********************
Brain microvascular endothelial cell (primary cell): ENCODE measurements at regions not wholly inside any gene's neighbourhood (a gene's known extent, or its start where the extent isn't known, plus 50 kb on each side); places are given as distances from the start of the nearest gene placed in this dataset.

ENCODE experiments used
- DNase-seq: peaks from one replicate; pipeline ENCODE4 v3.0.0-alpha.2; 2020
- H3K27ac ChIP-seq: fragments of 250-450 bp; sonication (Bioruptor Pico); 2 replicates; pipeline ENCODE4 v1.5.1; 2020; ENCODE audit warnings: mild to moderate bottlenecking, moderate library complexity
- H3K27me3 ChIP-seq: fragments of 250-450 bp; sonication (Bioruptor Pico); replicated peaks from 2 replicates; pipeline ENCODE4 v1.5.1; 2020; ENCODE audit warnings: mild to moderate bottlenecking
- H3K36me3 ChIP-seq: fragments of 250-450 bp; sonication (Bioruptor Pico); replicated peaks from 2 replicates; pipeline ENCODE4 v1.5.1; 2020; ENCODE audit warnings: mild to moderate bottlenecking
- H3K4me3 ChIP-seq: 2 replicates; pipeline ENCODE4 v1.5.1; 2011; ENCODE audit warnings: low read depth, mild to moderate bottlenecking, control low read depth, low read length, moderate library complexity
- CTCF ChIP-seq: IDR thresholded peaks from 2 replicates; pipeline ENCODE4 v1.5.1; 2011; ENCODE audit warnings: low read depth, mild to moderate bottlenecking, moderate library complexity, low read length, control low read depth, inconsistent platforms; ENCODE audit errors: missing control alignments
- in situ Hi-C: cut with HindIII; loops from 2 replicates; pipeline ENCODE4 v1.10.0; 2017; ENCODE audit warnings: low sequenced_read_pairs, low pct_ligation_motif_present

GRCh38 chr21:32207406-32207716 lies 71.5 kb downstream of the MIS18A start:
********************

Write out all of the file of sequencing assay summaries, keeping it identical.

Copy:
Brain microvascular endothelial cell (primary cell): ENCODE measurements at regions not wholly inside any gene's neighbourhood (a gene's known extent, or its start where the extent isn't known, plus 50 kb on each side); places are given as distances from the start of the nearest gene placed in this dataset.

ENCODE experiments used
- DNase-seq: peaks from one replicate; pipeline ENCODE4 v3.0.0-alpha.2; 2020
- H3K27ac ChIP-seq: fragments of 250-450 bp; sonication (Bioruptor Pico); 2 replicates; pipeline ENCODE4 v1.5.1; 2020; ENCODE audit warnings: mild to moderate bottlenecking, moderate library complexity
- H3K27me3 ChIP-seq: fragments of 250-450 bp; sonication (Bioruptor Pico); replicated peaks from 2 replicates; pipeline ENCODE4 v1.5.1; 2020; ENCODE audit warnings: mild to moderate bottlenecking
- H3K36me3 ChIP-seq: fragments of 250-450 bp; sonication (Bioruptor Pico); replicated peaks from 2 replicates; pipeline ENCODE4 v1.5.1; 2020; ENCODE audit warnings: mild to moderate bottlenecking
- H3K4me3 ChIP-seq: 2 replicates; pipeline ENCODE4 v1.5.1; 2011; ENCODE audit warnings: low read depth, mild to moderate bottlenecking, control low read depth, low read length, moderate library complexity
- CTCF ChIP-seq: IDR thresholded peaks from 2 replicates; pipeline ENCODE4 v1.5.1; 2011; ENCODE audit warnings: low read depth, mild to moderate bottlenecking, moderate library complexity, low read length, control low read depth, inconsistent platforms; ENCODE audit errors: missing control alignments
- in situ Hi-C: cut with HindIII; loops from 2 replicates; pipeline ENCODE4 v1.10.0; 2017; ENCODE audit warnings: low sequenced_read_pairs, low pct_ligation_motif_present

GRCh38 chr21:32207406-32207716 lies 71.5 kb downstream of the MIS18A start: